Most divers have heard questions regarding diving records. If you’ve ever struggled to answer them, consider this your cheat sheet.
There are millions of leisure divers, average people who undertake the sport for the fun, the experiences, and the challenges that it provides. But as with any sport, there are always a few participants who go to extremes, venturing beyond what the rest of us even imagine possible. The following list includes some of the most extreme dives ever completed.
The deepest dive on a standard, open-circuit scuba unit, verified by the Guinness Book of World Records, was to 1043.30 feet (318.25 m). Nuno Gomes completed the dive in Dahab, Egypt in June 2005. Although the total dive took just over 12 hours, the descent took only 14 minutes.
Another diver, Pascal Bernabé, supposedly went to 1,082 feet (330 m) off the coast of Corsica in July 2005, but Guinness did not verify this dive due to insufficient evidence.
Leigh Cunningham and Mark Andrews set the record in 2005 with their amazing 672-foot (205 m) dive to M/V Jolanda (sometimes spelled Yolanda) off Ras Mohammed, Egypt. A popular dive site for recreational divers, the wreck starts in the shallows of a coastal reef, but the majority of the ship has slipped into a drop off. Cunningham and Andrews managed a dive to the wreck in only 205 minutes, of which only 6 were spent of the wreck itself.
Deepest Cave Dive
Nuno Gomes also completed the deepest cave dive in Boesmansgat, South Africa. The 1996 dive took him to 927 feet (282.6 m), and as the cave’s entrance is considerably higher than sea level, the decompression demands were the equivalent of 1,112 feet (339 m). The entire dive took 12 hours and 15 minutes.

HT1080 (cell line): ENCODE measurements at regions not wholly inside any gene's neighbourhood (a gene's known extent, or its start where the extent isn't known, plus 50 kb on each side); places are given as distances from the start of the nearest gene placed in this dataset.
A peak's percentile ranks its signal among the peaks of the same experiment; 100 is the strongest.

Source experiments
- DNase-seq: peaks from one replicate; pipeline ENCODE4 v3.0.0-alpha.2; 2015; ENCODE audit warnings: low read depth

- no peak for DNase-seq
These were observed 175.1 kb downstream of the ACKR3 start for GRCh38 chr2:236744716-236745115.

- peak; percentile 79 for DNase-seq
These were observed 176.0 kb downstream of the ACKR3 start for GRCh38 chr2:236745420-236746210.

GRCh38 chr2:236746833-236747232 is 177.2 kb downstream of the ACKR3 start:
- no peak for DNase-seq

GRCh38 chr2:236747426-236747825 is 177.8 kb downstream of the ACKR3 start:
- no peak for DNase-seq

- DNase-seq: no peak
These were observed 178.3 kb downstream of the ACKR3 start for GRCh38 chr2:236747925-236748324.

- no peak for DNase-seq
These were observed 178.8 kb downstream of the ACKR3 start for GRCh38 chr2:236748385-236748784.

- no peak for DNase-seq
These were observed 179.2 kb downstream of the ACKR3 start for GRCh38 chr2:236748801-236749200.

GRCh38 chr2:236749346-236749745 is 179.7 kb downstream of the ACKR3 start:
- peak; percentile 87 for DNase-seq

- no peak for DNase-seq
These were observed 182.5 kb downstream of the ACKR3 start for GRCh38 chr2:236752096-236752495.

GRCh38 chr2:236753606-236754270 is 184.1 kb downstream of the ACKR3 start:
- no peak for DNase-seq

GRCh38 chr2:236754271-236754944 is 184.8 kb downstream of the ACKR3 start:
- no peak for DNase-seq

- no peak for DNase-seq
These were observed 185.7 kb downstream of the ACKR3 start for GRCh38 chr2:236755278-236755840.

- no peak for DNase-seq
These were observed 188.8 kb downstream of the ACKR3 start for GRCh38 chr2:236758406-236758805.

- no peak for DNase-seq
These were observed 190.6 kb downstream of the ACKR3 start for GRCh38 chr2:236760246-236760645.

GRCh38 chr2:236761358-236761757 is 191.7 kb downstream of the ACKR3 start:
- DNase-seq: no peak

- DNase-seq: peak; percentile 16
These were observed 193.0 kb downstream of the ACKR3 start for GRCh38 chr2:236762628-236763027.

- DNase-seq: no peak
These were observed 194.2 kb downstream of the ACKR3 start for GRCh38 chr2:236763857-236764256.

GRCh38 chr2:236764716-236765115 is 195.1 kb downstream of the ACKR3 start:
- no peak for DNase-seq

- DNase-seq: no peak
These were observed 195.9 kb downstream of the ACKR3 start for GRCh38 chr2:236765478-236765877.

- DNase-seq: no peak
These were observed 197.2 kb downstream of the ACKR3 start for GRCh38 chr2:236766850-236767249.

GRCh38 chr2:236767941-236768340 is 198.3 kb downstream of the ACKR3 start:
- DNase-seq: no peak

Longest Cave Dive
The longest caves ever undertaken are in Florida, and are completed as part of the Woodville Karst Plain Project, which aims to map Florida’s vast network of submerged freshwater caves. In 2007, Jarrod Jablonski and Casey McKinlay undertook a single dive from Turner Sink to Wakulla Springs State Park, a whopping 7 miles away. Using underwater propulsion vehicles, the dive took just over 6 hours to complete, but due to the duration of the dive and the depth of 300 feet (91 m), they needed to decompress for 14 hours before surfacing.
Longest Single Dive
Depth is impressive, but what about the longest time spent under water? Sean McGahern spent 49 hours and 56 minutes at the bottom of the sea off Malta in 2013. The dive was done in relatively shallow waters in St. George’s Bay, and McGahern managed to drink, eat and lounge in a sun chair chained to the bottom of the bay during the dive. He also spent time clearing the ocean floor of trash and discarded beach chairs.
There you have it — the next time someone asks you how long a person can stay underwater on scuba, you’ll have an answer. This is by no means an exhaustive list of every noteworthy, record-breaking dive, and we’re bound to have missed a few. Let us know your favorite extreme dives!